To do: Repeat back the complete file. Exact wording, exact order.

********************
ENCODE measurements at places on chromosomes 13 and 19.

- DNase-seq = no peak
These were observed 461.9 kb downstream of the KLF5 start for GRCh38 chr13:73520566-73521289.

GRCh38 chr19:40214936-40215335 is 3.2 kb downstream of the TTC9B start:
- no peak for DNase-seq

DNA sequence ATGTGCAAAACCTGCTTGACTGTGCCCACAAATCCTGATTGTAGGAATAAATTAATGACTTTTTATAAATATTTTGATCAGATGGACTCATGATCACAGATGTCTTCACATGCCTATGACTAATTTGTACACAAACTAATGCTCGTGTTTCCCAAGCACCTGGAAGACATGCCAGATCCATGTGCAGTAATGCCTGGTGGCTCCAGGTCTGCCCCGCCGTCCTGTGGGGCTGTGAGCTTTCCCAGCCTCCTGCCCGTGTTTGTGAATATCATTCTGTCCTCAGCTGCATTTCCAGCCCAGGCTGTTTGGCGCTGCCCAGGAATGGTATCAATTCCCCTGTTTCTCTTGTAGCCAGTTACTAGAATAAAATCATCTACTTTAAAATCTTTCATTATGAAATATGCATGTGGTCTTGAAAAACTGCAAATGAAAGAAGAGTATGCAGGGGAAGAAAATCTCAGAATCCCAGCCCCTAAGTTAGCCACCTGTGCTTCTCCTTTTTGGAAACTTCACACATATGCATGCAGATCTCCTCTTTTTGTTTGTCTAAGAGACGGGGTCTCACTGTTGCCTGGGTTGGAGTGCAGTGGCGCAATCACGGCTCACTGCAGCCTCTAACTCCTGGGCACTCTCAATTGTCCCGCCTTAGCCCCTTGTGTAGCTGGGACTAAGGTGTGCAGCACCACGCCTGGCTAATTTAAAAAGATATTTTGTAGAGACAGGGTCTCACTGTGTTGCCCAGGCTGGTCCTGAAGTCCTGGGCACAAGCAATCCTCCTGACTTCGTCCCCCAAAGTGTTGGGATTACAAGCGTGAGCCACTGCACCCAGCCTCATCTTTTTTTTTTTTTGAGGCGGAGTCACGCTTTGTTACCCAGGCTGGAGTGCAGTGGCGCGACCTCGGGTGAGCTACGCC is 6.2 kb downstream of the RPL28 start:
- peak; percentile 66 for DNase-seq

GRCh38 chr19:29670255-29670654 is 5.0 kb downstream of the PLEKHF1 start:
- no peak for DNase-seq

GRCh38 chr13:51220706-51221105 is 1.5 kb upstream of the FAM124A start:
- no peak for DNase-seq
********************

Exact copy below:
ENCODE measurements at places on chromosomes 13 and 19.

- DNase-seq = no peak
These were observed 461.9 kb downstream of the KLF5 start for GRCh38 chr13:73520566-73521289.

GRCh38 chr19:40214936-40215335 is 3.2 kb downstream of the TTC9B start:
- no peak for DNase-seq

DNA sequence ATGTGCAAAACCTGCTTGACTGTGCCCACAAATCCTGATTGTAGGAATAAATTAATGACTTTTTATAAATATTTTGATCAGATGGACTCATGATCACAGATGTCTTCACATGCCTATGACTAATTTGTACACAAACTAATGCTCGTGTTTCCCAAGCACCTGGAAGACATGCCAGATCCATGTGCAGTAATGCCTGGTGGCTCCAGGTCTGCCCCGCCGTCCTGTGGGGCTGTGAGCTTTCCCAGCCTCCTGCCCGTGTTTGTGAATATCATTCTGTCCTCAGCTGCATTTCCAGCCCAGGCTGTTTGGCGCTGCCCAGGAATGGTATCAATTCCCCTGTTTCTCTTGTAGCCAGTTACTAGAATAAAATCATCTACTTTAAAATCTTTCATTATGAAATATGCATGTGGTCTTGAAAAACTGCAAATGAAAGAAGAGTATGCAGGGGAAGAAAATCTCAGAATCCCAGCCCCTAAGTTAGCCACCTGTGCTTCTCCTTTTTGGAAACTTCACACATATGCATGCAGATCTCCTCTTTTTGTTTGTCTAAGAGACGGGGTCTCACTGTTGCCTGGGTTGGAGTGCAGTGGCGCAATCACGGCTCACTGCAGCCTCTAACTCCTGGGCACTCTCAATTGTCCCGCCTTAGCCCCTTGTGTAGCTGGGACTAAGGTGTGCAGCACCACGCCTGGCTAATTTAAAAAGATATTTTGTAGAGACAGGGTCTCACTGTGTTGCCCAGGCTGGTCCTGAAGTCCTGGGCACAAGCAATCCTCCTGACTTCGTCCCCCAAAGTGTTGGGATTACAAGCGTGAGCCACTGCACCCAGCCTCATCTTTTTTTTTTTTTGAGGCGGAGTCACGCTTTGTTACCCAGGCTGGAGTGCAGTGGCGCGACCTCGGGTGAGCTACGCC is 6.2 kb downstream of the RPL28 start:
- peak; percentile 66 for DNase-seq

GRCh38 chr19:29670255-29670654 is 5.0 kb downstream of the PLEKHF1 start:
- no peak for DNase-seq

GRCh38 chr13:51220706-51221105 is 1.5 kb upstream of the FAM124A start:
- no peak for DNase-seq